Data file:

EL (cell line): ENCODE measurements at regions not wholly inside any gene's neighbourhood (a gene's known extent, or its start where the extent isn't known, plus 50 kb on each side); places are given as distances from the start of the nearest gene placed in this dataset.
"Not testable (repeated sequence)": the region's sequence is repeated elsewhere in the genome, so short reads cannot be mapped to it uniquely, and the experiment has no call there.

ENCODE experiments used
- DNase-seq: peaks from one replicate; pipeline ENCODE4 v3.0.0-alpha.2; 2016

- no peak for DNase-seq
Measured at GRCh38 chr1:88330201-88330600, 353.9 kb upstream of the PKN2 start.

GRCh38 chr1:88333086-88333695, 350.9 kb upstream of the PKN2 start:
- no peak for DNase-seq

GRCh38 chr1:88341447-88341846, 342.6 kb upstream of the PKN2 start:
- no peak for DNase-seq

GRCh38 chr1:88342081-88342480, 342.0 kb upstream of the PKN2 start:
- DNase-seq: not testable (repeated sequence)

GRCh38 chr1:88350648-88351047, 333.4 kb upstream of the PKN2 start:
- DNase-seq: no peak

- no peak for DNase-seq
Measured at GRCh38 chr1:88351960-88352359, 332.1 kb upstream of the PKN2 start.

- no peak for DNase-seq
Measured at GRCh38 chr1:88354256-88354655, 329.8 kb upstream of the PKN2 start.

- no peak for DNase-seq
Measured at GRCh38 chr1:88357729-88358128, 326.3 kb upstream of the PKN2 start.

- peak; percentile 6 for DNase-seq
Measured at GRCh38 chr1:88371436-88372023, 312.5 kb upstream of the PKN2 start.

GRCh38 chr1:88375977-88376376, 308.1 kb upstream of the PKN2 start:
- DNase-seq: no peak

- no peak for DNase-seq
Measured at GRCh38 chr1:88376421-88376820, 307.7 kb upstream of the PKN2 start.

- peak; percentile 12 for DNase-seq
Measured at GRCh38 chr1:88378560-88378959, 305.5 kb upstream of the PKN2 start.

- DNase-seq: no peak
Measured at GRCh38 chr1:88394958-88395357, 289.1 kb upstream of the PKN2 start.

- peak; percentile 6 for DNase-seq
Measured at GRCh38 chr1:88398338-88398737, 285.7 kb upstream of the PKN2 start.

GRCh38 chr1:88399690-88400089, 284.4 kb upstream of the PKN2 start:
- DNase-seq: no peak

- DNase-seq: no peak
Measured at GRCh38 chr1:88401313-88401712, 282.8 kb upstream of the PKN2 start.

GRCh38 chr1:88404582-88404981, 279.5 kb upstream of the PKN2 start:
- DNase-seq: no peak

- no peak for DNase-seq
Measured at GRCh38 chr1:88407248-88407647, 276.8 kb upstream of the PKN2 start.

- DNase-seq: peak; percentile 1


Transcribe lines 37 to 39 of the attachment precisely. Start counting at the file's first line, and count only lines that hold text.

GRCh38 chr1:88404582-88404981, 279.5 kb upstream of the PKN2 start:
- DNase-seq: no peak

- no peak for DNase-seq